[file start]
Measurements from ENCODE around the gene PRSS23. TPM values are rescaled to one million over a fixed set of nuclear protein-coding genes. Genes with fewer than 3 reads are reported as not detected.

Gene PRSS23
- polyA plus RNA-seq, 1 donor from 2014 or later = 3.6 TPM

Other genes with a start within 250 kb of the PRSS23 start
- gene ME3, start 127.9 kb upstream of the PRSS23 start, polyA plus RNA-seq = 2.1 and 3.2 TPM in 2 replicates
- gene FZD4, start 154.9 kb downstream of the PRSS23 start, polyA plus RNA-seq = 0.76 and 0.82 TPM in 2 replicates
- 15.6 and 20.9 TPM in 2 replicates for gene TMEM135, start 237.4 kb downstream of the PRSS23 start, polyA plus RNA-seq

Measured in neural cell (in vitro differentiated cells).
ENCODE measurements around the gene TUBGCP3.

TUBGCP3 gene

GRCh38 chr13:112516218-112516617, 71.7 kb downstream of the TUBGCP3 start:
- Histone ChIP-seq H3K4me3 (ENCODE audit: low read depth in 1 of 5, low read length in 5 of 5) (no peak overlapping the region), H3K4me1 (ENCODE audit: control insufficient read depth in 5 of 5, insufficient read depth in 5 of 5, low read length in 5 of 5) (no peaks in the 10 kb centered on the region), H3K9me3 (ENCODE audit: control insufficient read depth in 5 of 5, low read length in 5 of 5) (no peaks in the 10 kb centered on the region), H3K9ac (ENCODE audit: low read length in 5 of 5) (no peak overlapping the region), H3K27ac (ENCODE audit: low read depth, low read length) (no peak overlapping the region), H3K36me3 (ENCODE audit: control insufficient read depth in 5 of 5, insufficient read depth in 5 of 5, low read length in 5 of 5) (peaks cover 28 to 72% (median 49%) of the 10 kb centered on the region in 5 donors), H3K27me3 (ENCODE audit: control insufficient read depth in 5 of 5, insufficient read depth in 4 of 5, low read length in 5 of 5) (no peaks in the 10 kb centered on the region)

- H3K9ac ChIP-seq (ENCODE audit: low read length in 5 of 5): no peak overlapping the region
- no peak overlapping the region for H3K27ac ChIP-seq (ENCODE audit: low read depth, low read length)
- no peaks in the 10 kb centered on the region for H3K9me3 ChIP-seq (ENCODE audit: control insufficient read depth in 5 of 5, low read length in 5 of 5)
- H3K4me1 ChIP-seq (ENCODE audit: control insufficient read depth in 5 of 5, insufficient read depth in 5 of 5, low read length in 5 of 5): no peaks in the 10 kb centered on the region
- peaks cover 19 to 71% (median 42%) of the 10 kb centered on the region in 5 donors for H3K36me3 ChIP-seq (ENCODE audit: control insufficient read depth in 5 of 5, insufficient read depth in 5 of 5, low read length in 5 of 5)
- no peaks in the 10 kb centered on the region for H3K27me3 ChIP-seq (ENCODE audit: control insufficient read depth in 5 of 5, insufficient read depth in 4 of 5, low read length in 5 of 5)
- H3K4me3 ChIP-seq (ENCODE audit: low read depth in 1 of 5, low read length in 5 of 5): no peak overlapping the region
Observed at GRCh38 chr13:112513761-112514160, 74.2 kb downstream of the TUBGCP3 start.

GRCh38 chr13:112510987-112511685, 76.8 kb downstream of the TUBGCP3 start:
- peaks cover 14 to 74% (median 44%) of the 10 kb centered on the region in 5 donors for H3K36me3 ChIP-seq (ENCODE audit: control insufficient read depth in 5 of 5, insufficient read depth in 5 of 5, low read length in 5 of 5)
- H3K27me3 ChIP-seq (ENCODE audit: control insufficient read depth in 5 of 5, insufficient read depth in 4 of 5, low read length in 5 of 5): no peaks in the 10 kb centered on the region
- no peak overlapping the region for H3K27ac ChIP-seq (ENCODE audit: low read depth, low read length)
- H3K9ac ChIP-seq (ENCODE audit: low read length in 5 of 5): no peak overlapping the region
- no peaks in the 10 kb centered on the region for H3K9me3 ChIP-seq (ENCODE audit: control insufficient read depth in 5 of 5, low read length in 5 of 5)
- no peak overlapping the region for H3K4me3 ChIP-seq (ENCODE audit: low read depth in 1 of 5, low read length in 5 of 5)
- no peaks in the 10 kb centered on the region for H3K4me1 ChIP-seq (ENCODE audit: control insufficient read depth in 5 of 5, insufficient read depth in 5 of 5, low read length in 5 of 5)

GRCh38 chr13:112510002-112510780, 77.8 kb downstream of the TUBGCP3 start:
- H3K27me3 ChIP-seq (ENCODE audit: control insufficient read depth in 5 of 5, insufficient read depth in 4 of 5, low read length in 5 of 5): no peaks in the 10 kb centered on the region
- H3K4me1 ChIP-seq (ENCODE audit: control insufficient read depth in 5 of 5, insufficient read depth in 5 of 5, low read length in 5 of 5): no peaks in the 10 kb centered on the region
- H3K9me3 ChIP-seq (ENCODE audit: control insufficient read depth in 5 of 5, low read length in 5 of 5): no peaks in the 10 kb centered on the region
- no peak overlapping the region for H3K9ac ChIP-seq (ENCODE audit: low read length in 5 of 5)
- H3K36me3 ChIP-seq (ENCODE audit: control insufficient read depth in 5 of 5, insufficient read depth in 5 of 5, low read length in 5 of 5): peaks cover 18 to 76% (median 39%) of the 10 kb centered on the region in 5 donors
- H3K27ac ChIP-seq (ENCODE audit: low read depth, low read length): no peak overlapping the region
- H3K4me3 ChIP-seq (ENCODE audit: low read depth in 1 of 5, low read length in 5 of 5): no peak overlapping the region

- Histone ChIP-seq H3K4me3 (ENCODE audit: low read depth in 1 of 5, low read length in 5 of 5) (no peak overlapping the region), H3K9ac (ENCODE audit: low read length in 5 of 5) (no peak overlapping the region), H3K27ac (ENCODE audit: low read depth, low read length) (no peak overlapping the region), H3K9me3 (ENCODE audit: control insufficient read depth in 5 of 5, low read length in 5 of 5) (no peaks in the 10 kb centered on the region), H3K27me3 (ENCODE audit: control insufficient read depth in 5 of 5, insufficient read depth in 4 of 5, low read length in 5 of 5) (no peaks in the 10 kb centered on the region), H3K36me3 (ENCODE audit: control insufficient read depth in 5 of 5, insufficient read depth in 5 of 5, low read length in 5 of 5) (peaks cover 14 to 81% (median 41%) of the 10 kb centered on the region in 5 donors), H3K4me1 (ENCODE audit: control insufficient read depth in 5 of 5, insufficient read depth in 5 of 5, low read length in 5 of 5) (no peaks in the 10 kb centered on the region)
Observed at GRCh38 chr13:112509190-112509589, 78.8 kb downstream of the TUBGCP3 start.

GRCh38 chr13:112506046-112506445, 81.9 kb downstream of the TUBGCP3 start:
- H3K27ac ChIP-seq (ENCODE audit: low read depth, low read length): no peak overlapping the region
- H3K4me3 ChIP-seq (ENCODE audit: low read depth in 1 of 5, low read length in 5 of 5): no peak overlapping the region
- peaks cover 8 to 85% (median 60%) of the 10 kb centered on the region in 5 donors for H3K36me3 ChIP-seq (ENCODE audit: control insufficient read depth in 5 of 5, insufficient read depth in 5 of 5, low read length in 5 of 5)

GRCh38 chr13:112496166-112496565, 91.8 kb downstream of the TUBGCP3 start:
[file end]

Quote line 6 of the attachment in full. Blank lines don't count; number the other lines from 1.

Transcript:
- gene FZD4, start 154.9 kb downstream of the PRSS23 start, polyA plus RNA-seq = 0.76 and 0.82 TPM in 2 replicates